There’s an easy way to sum up virtually any debate about tax policy: “You call them loopholes. I call them deductions.”
Paying for new spending by “closing the loopholes” is a favorite rallying cry of almost everyone. But rarely are those people picturing giving up their own deductions for mortgage interest, employer-sponsored health insurance, dependent children or retirement accounts. Why, no! Those aren’t loopholes. Those are just the basics of a decent middle-class life. Loopholes are the deductions used by other, richer people who can afford crooked lawyers.
The sad fact is, however, that almost all of the money lost to “tax expenditures” goes to you, Mr. or Ms. Middle American. It cannot be otherwise; you have most of the money.
Oh, I know it doesn’t feel like you have most of the money. Didn’t you just read an article saying that the top 1 percent of Americans collect around 20 percent of national income?
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Why, yes, you did. But that means the bottom 99 percent have 80 percent of national income. If we confiscated every dollar the top 1 percent made, that still wouldn’t quite cover our national expenditures. And it is not actually practical to take all of it, since the normal response to 100 percent tax rates would be to move or to stop making money.
Because you have most of the money, you collect most of the tax breaks. On an individual level, of course, a very rich person gets much more out of our national tax expenditures than an accounts payable manager in Toledo. But collectively, the vast middle is where most of the money goes.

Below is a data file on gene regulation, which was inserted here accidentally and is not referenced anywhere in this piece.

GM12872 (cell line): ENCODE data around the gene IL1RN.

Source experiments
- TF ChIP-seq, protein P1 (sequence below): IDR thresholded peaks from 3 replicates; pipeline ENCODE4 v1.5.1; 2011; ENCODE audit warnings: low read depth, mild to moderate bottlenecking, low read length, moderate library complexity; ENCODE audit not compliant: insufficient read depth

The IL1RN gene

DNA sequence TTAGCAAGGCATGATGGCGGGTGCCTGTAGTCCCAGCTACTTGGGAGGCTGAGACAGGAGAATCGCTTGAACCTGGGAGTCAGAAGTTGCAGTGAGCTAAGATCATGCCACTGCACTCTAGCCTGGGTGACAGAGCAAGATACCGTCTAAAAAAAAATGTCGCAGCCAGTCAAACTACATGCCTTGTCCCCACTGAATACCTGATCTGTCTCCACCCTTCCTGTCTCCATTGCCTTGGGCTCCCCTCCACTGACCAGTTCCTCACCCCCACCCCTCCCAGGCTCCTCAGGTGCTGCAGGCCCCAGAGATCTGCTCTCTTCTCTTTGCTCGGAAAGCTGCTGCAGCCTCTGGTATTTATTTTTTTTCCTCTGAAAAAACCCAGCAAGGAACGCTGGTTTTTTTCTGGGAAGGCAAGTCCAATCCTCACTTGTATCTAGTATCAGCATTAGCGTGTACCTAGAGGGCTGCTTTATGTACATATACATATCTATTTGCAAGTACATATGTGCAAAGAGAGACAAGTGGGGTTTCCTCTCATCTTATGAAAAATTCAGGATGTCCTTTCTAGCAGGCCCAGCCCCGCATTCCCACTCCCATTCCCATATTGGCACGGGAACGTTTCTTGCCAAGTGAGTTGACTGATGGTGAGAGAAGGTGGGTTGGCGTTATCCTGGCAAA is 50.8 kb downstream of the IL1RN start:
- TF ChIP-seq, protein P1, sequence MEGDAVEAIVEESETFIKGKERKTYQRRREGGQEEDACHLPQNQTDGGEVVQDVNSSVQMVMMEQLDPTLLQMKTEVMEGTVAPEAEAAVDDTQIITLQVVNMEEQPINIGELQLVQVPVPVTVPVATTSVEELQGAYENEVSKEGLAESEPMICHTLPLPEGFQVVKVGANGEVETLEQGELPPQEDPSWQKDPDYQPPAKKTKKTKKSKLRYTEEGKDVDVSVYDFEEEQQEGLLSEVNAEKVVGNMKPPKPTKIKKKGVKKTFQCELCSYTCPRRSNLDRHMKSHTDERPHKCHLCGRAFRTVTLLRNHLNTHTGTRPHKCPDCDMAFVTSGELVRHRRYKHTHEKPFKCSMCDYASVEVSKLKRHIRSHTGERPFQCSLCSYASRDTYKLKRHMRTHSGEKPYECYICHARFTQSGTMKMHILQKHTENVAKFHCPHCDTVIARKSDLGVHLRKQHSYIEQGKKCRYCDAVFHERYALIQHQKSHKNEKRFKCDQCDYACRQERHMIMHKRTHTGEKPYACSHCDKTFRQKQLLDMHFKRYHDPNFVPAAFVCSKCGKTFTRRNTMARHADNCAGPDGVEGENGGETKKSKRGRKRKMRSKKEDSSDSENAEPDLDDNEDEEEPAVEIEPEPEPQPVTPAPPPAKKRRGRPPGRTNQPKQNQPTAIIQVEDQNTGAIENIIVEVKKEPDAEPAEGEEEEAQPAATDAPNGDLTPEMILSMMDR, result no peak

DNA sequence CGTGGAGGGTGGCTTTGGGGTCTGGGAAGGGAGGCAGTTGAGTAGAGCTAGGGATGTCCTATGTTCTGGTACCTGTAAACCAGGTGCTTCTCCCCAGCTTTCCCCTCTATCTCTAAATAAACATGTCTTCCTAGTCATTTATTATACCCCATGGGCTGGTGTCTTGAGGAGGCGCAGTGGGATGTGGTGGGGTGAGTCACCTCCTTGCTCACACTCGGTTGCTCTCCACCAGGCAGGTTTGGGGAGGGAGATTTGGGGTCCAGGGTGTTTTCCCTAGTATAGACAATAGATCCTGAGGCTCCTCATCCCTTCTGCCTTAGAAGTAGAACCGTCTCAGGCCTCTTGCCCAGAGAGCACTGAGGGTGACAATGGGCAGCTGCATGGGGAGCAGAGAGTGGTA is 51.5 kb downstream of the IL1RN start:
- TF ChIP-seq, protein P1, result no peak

Here is a complete list, with one exception, of all of biggest tax expenditures in 2015 from the Office of Management and Budget:
Tax Expenditure … Cost (in millions)
Exclusion of employer contributions for insurance … $206,430
Special tax rate for capital gains … $85,360
Mortgage interest deduction … $69,480
Defined-contribution employer pension plans … $68,040
Deferral of income from controlled foreign corporations … $64,560
Step up basis of capital gains on death … $63,440
Deductibility of local taxes … $47,490
Defined benefit employer pensions … $44,640
Deductibility of charitable contributions … $44,280
Partial tax exemption of Social Security benefits … $39780
Capital gains exclusion on home sales … $36,930
Deduction for property taxes … $33,120
Tax-free state and local bonds … $31,070
Special tax rate for qualified dividends … $26,320
Self-employed retirement plans … $25,480
Child Tax Credit … $23,900
IRAs … $17,240
American Opportunity Tax Credit … $15,660
Deduction for U.S. production activities … $14,500
Tax-free allowances and benefits for armed forces personnel … $13,570
Tax-free interest from life insurance savings … $13,100
Tax-free workers’ compensation benefits … $9,990
Note what is not on that list: things like “carried interest,” “corporate jets,” or tax breaks for oil and gas companies. Those are favorite talking points because they sound bad, but they are dwarfed by something like employer-sponsored health and pension benefits.
To be sure, many of these things, like 401(k)s, mortgage interest deductions and self-employed retirement plans disproportionately benefit the affluent, but we’re talking about the merely moderately prosperous, not the Scrooge McDucks rolling around in their piles of filthy lucre. If you’re reading this article, it’s quite likely that you’re taking advantage of many of these loopholes, without any help from shady lawyers.